How to stop bullying: the role of the bystander

By Andrew Hopkins, Canadian Red Cross

Do you forget about the bystander when you think about bullying?

Those who bully, and the people they target, are often the focus on days like Pink Shirt Day or Pink Day. But they’re not the only people who can help end bullying. Bystanders can also make a big difference.

“I witnessed a lot of my peers get bullied,” says Candace Chau, a grade 12 student at Riverside Secondary in Port Coquitlam, B.C. “When I was younger, I wasn’t quite sure how to deal with it.”

Studies show teens are most often bullied in front of their peers. They also show that, 57% of the time, bullying stops within 10 seconds when a bystander steps in1. By taking action, bystanders could help cut bullying behaviour in half.
Candace Chau, a grade 12 student at Riverside Secondary in Port Coquitlam, B.C

Candace Chau, a grade 12 student at Riverside Secondary in Port Coquitlam, B.C., and Beyond the Hurt youth facilitator. /Photo courtesy: Shaw Communications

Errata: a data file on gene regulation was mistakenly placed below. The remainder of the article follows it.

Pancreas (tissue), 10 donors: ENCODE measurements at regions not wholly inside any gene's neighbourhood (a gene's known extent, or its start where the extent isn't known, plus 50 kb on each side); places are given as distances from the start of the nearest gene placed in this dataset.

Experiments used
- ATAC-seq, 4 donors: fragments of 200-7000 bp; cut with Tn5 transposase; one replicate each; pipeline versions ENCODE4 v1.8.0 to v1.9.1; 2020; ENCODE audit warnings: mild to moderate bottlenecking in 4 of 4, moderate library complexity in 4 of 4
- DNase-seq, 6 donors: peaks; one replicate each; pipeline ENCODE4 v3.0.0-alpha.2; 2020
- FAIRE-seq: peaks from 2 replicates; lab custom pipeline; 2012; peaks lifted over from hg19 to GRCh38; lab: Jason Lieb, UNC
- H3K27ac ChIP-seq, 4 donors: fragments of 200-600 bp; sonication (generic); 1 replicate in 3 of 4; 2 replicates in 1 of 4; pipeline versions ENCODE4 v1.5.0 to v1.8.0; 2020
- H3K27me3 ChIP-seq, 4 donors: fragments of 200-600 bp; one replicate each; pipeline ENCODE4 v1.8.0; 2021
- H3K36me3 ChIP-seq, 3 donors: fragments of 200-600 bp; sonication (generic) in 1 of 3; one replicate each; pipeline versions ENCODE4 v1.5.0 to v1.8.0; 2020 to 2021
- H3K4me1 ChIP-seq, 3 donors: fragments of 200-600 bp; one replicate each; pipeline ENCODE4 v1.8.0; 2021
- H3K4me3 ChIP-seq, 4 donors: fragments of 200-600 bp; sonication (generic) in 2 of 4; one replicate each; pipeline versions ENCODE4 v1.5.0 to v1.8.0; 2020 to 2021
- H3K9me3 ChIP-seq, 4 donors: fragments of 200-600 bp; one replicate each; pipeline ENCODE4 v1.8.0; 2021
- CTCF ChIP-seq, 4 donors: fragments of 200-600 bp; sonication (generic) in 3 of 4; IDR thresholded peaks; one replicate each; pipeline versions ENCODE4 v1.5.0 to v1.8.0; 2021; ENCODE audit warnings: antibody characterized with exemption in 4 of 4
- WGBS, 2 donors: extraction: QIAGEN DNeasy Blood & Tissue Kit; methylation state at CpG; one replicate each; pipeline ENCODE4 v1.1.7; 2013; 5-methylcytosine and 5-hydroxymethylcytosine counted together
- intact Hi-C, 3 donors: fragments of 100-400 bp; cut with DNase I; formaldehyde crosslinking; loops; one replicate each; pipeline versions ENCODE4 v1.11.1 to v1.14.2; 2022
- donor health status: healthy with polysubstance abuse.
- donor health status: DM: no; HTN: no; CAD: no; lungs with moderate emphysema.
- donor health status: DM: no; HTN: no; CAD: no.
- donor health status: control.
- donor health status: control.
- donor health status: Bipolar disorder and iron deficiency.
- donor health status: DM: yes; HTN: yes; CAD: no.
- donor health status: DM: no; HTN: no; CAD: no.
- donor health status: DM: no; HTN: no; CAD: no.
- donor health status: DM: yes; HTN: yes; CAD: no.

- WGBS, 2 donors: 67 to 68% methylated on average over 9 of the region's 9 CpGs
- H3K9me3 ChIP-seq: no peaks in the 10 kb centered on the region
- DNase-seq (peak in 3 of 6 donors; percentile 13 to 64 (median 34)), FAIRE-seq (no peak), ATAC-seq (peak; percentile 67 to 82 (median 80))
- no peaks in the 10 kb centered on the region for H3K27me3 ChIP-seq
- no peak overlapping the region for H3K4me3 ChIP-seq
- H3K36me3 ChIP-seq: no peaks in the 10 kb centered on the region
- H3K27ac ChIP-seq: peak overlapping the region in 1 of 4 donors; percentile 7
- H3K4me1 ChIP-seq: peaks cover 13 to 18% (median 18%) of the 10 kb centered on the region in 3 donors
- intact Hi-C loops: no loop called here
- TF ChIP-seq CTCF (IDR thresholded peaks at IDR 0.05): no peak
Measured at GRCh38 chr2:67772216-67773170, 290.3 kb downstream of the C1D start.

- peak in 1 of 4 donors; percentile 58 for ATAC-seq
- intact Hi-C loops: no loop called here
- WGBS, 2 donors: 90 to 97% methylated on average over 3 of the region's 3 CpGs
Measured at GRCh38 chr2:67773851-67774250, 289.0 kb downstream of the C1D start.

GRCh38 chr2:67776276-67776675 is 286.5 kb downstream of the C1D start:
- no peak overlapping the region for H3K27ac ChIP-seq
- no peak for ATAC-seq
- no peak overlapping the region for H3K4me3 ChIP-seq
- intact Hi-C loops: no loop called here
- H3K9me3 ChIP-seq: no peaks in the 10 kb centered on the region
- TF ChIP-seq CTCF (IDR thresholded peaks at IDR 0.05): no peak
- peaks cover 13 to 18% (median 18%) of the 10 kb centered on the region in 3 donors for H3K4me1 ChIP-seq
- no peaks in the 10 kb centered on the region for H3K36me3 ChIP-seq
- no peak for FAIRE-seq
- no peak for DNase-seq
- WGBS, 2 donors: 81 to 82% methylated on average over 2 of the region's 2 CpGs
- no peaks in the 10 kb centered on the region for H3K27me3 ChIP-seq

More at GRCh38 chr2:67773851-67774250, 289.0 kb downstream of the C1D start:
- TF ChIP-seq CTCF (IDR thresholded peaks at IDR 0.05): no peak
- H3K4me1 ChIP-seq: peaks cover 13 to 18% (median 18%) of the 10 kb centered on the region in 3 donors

Now, Candace is a Red Cross Youth Facilitator and helps deliver Beyond the Hurt bullying prevention workshops to younger teens in their classrooms. She gives them tools and strategies to help put a stop to bullying, including what to do as a bystander.

They are messages Candace, along with thousands of other youth facilitators across Canada, work hard to pass along each time they bring Red Cross Beyond the Hurt into classrooms. “I think of all the things I could have done to prevent bullying or action I could have taken to help my peers, if I had been exposed to the Red Cross workshop when I was younger. When you have youth empowering youth, it really clicks in their head and they really take the content to another personal level because they feel that you have been through that as well.”

So, this Feb.22 as we mark Pink Shirt Day (B.C.) and Pink Day (rest of Canada) make nice! Make a promise to step in and help end bullying when you see it. Post your promise on Twitter using #PinkShirtPromise, and Shaw Communications & Coast Capital Savings will donate $1 to support bullying prevention programs like Red Cross’s Beyond the Hurt. Video courtesy: Shaw Communications

1. Wolfe, D.A. & Chiodo, D. (2000). Sexual harassment and related behaviors reported among youth from Grace 9 to Grade 11. Toronto: CAMH Centre for Prevention Science.

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